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Theses Doctoral

At the Crossroads: African American and Caribbean Writers in the Interwar Period

Owens, Imani D.

At the Crossroads: African American and Caribbean Writers in the Interwar Period charts discourses of folk culture, empire and modernity in the works of six African American and Caribbean writers. Each of the dissertation's three sections pairs a writer from the U.S. with a writer from the Anglophone, Francophone or Spanish-speaking Caribbean: Jean Toomer and Eric Walrond; Langston Hughes and Nicolás Guillén; and Zora Neale Hurston and Jean Price-Mars. I argue that these writers engage the concept of modernity precisely by turning to "imperial sites" that are conspicuously absent from dominant narratives of modern progress. With a sustained interest in the masses and vernacular culture, they turn to the remnants of the Southern plantation, the Caribbean "backwoods," the inner city slums and other "elsewheres" presumably left behind by history. I contend that U.S. empire is a crucial frame for reading the various representations of local folk culture in these works. From the construction of the Panama Canal on the eve of WWI, to the U.S. military occupation of Haiti and ongoing intervention in Cuba, the interwar years are marked by aggressive U.S. expansion into the Caribbean basin. Though it is commonplace to observe that interwar literature is preoccupied with newness and change, less acknowledged is the role of U.S. imperialism in constituting this newness. Caribbean experience is profoundly influenced by these events, and as African Americans sought fuller citizenship they could not ignore the workings of U.S. imperialism just south of the South. Far from being symbols of a bygone time, these imperial sites--and the "folk" who inhabit them--help to produce the modern. At the Crossroads considers the entanglements of U.S. empire and Jim Crow as it traces uses of the folk and vernacular culture across this U.S-Caribbean literary space. The "folk" emerge as a concept that varies across space and time, challenging anew the claims to authenticity, shared origins, and monolithic community that have persistently shaped understandings of the folk's place in the black tradition.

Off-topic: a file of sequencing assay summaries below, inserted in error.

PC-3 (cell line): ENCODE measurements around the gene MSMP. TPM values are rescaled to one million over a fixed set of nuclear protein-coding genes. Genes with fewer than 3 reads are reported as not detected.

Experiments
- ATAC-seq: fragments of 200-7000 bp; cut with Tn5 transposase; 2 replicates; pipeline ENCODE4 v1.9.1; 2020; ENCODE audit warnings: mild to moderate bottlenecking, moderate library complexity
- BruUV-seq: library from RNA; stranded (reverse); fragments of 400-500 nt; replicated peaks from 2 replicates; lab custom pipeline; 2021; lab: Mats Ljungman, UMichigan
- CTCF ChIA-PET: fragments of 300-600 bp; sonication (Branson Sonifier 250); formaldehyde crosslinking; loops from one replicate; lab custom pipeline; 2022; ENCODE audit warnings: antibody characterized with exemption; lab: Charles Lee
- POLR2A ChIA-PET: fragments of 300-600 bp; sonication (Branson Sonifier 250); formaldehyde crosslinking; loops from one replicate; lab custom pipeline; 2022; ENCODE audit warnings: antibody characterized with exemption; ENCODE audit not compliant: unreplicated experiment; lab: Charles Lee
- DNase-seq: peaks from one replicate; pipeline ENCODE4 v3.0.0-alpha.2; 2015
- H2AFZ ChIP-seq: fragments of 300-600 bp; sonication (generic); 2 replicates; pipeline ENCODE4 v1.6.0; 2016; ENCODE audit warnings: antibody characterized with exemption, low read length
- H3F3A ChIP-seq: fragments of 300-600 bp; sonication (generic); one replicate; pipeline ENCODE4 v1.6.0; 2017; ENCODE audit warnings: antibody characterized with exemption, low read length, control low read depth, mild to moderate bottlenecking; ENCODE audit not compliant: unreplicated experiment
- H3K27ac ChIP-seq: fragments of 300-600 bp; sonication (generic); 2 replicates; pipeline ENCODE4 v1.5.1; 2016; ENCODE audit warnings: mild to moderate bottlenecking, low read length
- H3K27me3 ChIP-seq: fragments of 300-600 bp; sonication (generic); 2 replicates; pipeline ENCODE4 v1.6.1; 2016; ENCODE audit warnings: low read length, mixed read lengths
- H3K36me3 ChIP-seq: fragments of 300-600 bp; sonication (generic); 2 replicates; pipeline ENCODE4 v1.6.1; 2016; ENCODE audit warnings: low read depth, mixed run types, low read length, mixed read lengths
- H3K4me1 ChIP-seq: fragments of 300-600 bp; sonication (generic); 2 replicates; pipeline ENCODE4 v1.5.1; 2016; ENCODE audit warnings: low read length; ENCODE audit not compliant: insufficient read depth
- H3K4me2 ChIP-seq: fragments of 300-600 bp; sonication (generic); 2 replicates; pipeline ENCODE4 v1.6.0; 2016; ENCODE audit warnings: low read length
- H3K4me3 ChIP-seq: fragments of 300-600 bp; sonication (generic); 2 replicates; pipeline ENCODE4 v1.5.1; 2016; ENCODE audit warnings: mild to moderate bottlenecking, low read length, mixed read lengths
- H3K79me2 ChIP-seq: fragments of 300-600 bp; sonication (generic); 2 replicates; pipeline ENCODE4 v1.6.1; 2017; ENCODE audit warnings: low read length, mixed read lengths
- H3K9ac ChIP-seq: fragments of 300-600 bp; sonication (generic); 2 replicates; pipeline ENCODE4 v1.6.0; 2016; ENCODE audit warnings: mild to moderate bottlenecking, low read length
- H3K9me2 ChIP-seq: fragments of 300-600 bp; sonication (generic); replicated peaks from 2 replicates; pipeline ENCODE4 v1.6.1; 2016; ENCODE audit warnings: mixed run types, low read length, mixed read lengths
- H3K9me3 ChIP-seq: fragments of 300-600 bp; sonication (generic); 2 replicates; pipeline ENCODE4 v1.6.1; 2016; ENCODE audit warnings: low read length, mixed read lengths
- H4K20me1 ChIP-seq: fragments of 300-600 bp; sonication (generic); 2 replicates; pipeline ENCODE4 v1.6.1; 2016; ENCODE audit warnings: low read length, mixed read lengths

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More About This Work

Academic Units
English and Comparative Literature
Thesis Advisors
Griffin, Farah Jasmine
Degree
Ph.D., Columbia University
Published Here
September 13, 2013
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